June 9, 2016
Apples and Oranges
I was peeling an orange and
the department secretary said
you should eat an apple instead
because it’s local,
and our bodies have evolved to eat local food.
So the apple belongs,
while the orange does not.
Well, I thought, since Jesus spoke in parables,
and we walk here under crosses: who is who?
There is Selmas: working the land,
growing his gnarly apple trees,
trunks painted white against disease…
And Ahasuerus: the wandering Jew,
a foreign fruit lacking local roots…
Thus, her nutritional advice
may be boiled down to this:
“Let us cast aside all oranges
so that the body of our people
should grow strong.”
Well, I told her. I don’t think that’s true.
Vitamins are vitamins and oranges have quite a lot.
Besides, whence these apple trees?
And the potato, our national food,
is something hoary national heroes never ate.
It comes from dark-skinned, Inca roots.
I come from the new world too,
despite my gentile Lithuanian stock.
And I suspect this grafted apple tree
has some foreign strains.
Orange I am, then, (eating with glee)
wandering Europe, wandering the world,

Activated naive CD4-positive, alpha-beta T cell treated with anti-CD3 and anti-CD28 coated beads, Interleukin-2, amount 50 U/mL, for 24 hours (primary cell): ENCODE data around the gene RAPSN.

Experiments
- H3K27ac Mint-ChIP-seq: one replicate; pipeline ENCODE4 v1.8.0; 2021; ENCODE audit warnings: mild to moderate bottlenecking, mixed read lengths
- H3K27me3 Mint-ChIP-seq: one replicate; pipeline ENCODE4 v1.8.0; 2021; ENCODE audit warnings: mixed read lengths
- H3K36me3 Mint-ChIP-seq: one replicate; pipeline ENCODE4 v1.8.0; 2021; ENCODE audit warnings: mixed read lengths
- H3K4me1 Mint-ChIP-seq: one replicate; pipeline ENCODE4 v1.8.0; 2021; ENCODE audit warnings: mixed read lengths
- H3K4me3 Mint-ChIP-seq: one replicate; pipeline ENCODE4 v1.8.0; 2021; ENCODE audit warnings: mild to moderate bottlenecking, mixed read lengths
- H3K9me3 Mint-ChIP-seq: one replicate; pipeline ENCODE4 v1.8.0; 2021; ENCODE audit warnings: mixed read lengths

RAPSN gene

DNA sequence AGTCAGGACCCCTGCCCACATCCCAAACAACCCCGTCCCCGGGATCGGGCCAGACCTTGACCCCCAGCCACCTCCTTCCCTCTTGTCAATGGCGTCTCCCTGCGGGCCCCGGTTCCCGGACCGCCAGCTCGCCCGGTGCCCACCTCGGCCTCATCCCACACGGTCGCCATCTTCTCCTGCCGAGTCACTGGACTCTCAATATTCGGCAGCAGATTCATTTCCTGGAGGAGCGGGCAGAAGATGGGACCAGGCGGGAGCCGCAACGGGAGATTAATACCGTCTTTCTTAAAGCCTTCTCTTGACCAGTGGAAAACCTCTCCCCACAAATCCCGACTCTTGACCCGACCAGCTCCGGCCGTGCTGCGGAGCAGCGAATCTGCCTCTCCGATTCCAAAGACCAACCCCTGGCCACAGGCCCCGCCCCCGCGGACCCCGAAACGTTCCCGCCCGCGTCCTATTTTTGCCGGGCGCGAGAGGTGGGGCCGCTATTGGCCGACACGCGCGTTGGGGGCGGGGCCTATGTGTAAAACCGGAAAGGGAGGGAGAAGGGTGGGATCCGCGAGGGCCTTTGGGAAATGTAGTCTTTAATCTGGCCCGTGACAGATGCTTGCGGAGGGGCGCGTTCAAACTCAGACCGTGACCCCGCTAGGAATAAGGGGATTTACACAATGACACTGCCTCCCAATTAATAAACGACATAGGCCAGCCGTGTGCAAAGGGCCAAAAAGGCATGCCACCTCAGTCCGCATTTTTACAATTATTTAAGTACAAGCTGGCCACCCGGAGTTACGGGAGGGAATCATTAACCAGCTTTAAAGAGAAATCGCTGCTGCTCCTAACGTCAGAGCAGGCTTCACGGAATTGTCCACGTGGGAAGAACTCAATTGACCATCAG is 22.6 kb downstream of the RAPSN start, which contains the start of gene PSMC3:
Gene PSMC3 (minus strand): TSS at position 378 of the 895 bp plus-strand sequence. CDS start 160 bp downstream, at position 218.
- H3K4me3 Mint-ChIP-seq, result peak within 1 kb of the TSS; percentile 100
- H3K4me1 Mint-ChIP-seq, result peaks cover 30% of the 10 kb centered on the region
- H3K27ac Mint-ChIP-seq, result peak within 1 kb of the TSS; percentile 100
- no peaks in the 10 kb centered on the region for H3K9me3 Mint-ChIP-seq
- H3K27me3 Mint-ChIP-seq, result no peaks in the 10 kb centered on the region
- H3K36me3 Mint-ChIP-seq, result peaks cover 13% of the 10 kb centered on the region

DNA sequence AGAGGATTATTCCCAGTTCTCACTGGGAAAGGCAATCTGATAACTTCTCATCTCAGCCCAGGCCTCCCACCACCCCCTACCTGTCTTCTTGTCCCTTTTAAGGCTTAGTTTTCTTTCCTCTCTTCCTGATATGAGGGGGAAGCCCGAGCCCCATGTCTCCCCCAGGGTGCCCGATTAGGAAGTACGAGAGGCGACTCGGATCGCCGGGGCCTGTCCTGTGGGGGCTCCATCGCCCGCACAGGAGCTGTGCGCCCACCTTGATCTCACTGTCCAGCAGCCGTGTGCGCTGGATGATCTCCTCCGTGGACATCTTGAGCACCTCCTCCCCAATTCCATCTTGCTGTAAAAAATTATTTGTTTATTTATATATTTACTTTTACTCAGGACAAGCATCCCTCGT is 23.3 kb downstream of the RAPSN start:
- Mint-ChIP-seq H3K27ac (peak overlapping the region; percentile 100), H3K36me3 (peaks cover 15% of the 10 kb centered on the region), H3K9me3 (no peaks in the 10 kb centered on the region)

a wandering Jew
who imagines in his folly
that the Great Synagogue of Vilnius,
(rising from its roots like an ancient oak)
There is this life
The first gaze
I rolled out of the crib
And stood at the marriage altar
Handed in the papers
It was ordinary
Caught in the web
Crows in a tree, cawing
Wind rustling hands
Branches like a map of nerves
To inroads of smoke
And concrete fields of will
With glimpses of a silent well
Along the way
What was gained?
Pleasure – but
So easy to say
The sudden injection of a two-note song
The slow drip of honey between mouths
The grip of a hand like gravity
Holding us to the ground
The fingers of a child
In a dream
In which someone else awakens
Rimas Uzgiris is a poet, translator, editor and critic. His work has appeared in Barrow Street, AGNI, Atlanta Review, Iowa Review, Quiddity, Per Contra, Hudson Review and other journals. He is translation editor and primary translator of How the Earth Carries Us: New Lithuanian Poets (Vilnius, 2015). His translations of Ilzė Butkutė and Judita Vaičiūnaitė are forthcoming from US publishers. He holds a Ph.D. in philosophy from the University of Wisconsin-Madison, and an MFA in creative writing from Rutgers-Newark University. Recipient of a Fulbright Scholar Grant and a National Endowment for the Arts Literature Translation Fellowship, he teaches literature, translation and creative writing at Vilnius University.
What motivates him to create:
Is anyone sure why artists feel a need to make things? To express themselves? I don’t feel right if I am not making things with words, especially these linguistic things broken up into lines on a page we call poems. I suppose one of the underlying currents that motivates me is the awareness of mortality, of the ephemerality of all that we know and love. I want to preserve something of that, something that matters. And to share it. I use language because I love what language can do. English enthralls me. And I want to share that too.